I’m in the kitchen making lovely things with vegetables. Balsamic onions are simmering, a zucchini & Parmigiano frittata is cooling, and as I slice mushrooms for a dish yet to be decided, my thoughts suddenly veer off and I’m thinking back to life on the farm.
This time of year meant bringing in the harvest and preparing for the onslaught that is Canadian winter. Storing vegetables in the root cellar, Mom making her fabulous pickled beets, and cutting down a tree for firewood are memories as vivid as last week.
If you don’t know anything about farm life, know it’s hard work. From the time you’re old enough to take instruction while being of some use and not hurting yourself, there are things for even small hands to do on a farm with cattle, pigs, chickens & ducks, as well as, let’s face it.. what were fields of vegetables. And berries.
My very first job in customer service was at our farm stand. I’d be at the table, strategically placed in the shade, boxes of strawberries and raspberries piled high, mounds of corn on the cob, fresh tomatoes… and with a tackle box for change. Looking back, it’s kinda hard to believe that Mom would put me out there. As a child I was so very shy, I don’t know how I did it. But I had to. That was farm life.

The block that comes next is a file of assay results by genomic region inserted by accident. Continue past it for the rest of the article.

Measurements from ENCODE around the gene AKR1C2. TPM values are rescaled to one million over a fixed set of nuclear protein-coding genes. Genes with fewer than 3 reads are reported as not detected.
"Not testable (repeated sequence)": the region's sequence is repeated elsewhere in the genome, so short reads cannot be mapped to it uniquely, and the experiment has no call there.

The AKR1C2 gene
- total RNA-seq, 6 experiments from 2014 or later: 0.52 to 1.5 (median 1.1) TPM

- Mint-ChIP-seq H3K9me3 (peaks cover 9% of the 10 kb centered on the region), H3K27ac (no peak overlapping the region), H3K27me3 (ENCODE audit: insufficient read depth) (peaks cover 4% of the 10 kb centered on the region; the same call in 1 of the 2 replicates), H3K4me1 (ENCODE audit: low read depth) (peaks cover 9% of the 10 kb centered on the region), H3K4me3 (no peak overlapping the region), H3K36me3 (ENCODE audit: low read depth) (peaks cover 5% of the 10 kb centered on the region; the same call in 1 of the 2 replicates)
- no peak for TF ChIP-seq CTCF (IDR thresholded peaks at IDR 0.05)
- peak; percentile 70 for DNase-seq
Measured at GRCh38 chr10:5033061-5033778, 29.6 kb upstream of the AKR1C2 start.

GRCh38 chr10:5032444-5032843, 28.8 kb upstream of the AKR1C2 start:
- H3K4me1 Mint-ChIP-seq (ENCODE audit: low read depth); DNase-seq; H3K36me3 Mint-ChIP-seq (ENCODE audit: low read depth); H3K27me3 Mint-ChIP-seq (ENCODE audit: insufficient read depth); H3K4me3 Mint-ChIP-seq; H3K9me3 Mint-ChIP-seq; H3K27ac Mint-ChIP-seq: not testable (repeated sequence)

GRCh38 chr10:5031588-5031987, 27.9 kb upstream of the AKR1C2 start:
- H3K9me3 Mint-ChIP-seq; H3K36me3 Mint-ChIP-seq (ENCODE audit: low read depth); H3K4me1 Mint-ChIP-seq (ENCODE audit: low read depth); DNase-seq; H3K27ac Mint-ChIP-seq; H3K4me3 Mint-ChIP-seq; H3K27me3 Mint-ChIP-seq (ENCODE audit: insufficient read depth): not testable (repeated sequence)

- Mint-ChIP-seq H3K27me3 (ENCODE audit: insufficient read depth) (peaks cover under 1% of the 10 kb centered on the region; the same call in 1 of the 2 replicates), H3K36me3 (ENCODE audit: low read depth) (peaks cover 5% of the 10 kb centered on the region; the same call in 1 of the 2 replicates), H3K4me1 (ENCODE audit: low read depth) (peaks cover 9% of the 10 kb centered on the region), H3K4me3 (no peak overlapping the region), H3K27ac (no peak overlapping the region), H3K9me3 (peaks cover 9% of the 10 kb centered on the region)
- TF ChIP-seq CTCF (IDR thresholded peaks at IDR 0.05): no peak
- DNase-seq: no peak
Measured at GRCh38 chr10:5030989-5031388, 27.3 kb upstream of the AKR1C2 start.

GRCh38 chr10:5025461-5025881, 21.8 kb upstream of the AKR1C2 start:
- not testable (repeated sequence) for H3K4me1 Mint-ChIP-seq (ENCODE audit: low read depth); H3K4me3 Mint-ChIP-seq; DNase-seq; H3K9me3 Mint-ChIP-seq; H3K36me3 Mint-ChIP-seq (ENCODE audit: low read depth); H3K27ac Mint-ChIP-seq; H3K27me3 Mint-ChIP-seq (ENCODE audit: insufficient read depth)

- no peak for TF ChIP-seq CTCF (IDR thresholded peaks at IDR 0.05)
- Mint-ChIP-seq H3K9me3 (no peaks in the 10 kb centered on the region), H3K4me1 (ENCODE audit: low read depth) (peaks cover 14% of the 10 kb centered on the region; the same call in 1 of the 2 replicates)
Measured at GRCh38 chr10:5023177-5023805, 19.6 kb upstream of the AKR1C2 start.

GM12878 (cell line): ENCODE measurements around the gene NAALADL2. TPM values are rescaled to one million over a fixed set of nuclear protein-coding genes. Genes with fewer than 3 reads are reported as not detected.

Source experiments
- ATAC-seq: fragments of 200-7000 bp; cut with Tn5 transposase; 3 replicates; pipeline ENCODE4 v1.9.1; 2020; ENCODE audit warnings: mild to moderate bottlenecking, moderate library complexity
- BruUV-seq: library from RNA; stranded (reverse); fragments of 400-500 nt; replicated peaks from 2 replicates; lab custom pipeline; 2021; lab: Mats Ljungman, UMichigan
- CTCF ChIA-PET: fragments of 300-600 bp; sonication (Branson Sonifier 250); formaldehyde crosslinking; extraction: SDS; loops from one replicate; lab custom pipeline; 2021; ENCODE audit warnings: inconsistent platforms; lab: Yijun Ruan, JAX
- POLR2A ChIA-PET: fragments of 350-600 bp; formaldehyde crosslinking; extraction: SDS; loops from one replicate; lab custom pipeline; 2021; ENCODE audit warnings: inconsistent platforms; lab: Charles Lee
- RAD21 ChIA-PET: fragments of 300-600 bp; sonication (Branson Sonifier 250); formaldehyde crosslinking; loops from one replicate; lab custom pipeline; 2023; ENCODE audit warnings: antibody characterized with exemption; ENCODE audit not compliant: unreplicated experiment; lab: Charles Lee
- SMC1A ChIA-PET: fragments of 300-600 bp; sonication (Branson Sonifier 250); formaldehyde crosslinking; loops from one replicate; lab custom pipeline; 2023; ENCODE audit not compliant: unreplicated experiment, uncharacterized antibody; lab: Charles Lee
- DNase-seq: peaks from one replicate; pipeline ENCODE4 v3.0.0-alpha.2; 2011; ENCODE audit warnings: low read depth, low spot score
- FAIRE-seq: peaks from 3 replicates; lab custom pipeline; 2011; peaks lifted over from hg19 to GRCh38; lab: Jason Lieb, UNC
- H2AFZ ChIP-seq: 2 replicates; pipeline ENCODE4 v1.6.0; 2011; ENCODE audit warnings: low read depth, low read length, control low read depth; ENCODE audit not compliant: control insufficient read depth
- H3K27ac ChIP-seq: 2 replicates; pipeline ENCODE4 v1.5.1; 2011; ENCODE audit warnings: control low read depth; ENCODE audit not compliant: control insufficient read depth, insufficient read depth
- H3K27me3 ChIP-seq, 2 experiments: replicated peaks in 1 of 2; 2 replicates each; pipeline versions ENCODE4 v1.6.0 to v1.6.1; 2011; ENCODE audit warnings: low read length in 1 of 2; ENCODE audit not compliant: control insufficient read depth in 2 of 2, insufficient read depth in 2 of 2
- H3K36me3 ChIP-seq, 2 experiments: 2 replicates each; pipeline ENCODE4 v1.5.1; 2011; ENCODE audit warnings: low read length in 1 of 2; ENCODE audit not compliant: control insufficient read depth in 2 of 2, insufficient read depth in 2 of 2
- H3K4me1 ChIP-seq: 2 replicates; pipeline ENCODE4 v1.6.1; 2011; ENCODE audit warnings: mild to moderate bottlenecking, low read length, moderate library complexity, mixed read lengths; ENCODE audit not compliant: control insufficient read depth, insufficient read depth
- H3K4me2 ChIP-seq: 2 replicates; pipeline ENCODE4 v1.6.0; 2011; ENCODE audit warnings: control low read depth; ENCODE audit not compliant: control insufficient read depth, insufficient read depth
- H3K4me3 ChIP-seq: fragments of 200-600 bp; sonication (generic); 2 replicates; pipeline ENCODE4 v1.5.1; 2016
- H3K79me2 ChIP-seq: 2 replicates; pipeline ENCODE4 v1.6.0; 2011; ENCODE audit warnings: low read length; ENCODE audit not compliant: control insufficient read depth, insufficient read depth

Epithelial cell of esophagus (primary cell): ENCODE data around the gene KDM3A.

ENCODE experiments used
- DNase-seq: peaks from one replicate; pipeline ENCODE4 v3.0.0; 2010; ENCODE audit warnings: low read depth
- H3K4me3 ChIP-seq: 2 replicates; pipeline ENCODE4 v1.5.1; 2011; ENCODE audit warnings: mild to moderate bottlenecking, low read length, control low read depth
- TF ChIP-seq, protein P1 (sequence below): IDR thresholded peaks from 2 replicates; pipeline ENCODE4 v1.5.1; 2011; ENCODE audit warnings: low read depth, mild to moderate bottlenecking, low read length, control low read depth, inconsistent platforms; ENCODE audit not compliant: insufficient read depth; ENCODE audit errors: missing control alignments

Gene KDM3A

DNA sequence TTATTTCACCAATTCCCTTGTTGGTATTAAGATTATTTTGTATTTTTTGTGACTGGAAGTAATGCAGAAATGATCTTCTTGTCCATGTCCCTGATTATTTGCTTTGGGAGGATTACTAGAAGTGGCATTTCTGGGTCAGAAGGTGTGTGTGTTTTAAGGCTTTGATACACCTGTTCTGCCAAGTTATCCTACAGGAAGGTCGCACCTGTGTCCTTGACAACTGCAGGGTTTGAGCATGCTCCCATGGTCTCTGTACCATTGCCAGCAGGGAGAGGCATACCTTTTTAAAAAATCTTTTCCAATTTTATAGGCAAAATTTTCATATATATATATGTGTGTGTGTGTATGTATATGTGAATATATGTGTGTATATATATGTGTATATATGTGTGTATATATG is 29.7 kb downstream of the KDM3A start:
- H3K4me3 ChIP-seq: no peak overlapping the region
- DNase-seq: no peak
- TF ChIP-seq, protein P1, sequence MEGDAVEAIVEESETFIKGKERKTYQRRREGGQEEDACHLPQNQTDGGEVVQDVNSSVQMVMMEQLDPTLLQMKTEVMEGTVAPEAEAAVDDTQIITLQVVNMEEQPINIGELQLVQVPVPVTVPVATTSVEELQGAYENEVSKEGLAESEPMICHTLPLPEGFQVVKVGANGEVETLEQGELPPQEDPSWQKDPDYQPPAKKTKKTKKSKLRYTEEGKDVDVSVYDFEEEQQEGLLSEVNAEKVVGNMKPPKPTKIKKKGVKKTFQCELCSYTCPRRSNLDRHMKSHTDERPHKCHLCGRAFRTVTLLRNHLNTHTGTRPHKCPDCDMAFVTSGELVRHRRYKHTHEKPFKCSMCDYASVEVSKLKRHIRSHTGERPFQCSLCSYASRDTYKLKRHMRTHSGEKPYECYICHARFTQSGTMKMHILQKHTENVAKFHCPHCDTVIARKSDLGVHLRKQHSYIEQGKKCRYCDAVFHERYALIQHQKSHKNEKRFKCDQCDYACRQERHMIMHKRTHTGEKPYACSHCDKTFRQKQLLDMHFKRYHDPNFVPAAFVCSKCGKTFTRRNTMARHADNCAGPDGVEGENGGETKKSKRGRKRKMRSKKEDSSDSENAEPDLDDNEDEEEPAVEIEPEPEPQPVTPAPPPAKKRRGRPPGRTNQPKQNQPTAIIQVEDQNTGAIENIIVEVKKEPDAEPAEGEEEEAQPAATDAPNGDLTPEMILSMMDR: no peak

I can also tell you that growing up knowing what hard work is will serve you well through life – whatever your life turns out to be. It also seems there’s some entertainment value in telling almost anyone, pretty much any story from farm life; it’s where my nickname ‘farm girl’ came from! Having older brothers, as you can imagine, was sometimes a blessing, and sometimes not so much… especially when one of their friends stops by and sees you running around in what can only be described as big ugly farm boots. Ha. The thing was, this same friend of my brothers rode the same school bus. I suppose in all my shyness and let’s face it cuteness back then, I was a perfect target for… “hey farm girl!”… shouted as I boarded the bus!
The best thing about cutting down a tree was cooking potatoes in the embers of the fire made from the gathered small branches & twigs. Once past the seriously blackened outside, what lay beneath was tender and flavourful; most satisfying and welcomed, when doing hard labour in the field. Thank goodness for older brothers!!
As Thanksgiving nears, remember to not take yourself too seriously. Count your blessings. Be grateful for what you are, and what made you~